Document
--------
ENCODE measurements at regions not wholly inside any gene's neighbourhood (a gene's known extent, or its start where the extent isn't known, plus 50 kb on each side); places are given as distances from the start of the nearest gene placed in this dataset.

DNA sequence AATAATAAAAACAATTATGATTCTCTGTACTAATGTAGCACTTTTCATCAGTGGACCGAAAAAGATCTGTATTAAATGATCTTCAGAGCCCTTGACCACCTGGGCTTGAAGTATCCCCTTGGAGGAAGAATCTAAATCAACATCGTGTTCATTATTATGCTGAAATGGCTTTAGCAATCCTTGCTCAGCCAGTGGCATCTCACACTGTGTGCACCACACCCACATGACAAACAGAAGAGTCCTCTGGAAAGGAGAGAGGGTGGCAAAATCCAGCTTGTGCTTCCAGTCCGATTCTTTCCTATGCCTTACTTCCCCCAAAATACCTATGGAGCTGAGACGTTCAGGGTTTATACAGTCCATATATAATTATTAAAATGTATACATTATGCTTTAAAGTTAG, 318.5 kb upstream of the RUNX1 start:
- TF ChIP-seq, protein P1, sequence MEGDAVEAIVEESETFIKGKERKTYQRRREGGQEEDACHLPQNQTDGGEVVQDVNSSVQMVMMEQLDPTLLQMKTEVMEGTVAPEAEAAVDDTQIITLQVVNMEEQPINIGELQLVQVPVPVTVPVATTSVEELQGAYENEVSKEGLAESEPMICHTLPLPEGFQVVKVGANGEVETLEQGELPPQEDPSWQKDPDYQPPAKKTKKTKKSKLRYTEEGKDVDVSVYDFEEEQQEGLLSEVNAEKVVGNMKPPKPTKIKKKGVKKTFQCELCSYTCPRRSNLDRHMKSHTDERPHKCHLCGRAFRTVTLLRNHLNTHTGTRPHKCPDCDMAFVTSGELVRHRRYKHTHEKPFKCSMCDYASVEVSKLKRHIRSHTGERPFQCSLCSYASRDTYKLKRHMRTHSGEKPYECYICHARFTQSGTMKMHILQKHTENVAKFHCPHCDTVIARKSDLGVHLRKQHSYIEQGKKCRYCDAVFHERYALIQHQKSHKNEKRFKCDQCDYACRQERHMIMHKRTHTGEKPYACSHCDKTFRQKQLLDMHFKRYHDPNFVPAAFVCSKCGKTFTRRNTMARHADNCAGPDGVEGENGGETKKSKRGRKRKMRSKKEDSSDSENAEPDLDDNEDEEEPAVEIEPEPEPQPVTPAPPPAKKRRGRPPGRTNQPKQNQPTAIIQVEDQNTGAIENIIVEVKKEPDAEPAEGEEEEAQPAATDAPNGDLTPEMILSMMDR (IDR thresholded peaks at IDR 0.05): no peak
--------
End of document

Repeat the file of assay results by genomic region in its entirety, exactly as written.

ENCODE measurements at regions not wholly inside any gene's neighbourhood (a gene's known extent, or its start where the extent isn't known, plus 50 kb on each side); places are given as distances from the start of the nearest gene placed in this dataset.

DNA sequence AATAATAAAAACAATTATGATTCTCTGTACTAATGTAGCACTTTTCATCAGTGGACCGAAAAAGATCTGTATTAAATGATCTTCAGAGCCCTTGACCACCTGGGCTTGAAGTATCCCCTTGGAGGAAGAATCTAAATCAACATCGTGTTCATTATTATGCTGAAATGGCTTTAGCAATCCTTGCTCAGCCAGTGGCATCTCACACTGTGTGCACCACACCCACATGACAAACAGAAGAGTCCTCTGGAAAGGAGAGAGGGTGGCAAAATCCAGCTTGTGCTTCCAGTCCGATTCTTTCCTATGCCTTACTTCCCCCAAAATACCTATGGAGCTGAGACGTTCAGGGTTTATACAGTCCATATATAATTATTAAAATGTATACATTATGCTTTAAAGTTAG, 318.5 kb upstream of the RUNX1 start:
- TF ChIP-seq, protein P1, sequence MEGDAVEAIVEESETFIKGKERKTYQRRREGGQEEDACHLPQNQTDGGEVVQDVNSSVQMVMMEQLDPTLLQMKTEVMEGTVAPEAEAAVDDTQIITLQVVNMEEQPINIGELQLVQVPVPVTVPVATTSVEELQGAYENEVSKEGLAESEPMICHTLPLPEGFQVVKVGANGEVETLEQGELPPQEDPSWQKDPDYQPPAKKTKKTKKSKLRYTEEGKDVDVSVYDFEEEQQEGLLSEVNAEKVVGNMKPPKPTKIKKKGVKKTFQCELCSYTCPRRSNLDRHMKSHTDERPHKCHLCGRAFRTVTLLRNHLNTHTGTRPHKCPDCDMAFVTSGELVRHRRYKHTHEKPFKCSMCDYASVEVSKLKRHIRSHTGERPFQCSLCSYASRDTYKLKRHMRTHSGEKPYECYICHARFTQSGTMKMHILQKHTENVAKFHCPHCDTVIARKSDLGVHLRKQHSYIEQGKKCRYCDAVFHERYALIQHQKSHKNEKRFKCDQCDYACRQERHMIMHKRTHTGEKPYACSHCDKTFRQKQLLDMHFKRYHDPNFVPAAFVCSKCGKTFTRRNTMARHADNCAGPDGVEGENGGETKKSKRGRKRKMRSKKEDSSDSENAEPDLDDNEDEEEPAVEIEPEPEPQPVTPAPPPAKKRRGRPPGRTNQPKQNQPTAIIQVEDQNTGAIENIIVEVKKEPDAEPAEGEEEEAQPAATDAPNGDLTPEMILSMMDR (IDR thresholded peaks at IDR 0.05): no peak